Apple’s latest iOS operating system was launched just a few days before the new phones hit the shops, bringing nice new capabilities such as more functions in the lock screen, an update to Messages and other apps like Photos, Maps, Music and News, as well as an all-new Home app for the internet of things world.

At first glance, the iPhone 7 Plus looks identical to the 6 and 6s generations of iPhone. Obviously, the biggest change is the disappearance of the headphone jack, but when you hold it you will also notice a new antenna design that distributes the antenna to both ends of the device. Turn it around and you will notice the dual-camera system, which is unlike anything Apple has put on a phone.

When you touch and interact with the device, the taptic engine is immediately apparent, from when you tap the home button or fingerprint sensor to interaction with functions in apps. My favourite has to be the timer in the Clock app which clicks satisfactorily as you adjust the time and is reminiscent of the combination lock on your bicycle. Nostalgia, eh.

Helped by the wider colour gamut, the screen feels much brighter and immersive. In this way, games feel much more vivid and noisy and photographs are brighter and more sharper thanks to the new A10 Fusion chip.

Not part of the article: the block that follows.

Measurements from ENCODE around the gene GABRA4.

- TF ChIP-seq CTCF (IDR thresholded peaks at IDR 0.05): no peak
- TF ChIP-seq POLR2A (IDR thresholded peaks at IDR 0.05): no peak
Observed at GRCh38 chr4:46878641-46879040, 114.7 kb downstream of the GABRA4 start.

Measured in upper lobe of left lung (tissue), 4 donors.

The iPhone 7 also comes with two stereo speakers on the front, making it much louder than the iPhone 6.


Apple iPhone 7 Plus review

Image: Connor McKenna

The iPhone 7 and 7 Plus both feature an entirely new camera system that comes with optical image stabilisation and a larger f1.8 aperture and quad-LED True Tone flash. There are now six lenses behind the main 12MP camera and on the front there’s a 7MP FaceTime HD camera that also boasts image stabilisation.

The iPhone 7 Plus comes with the new dual-camera set-up and allows users to digitally zoom up to 10x, which sets it apart from competing smartphones.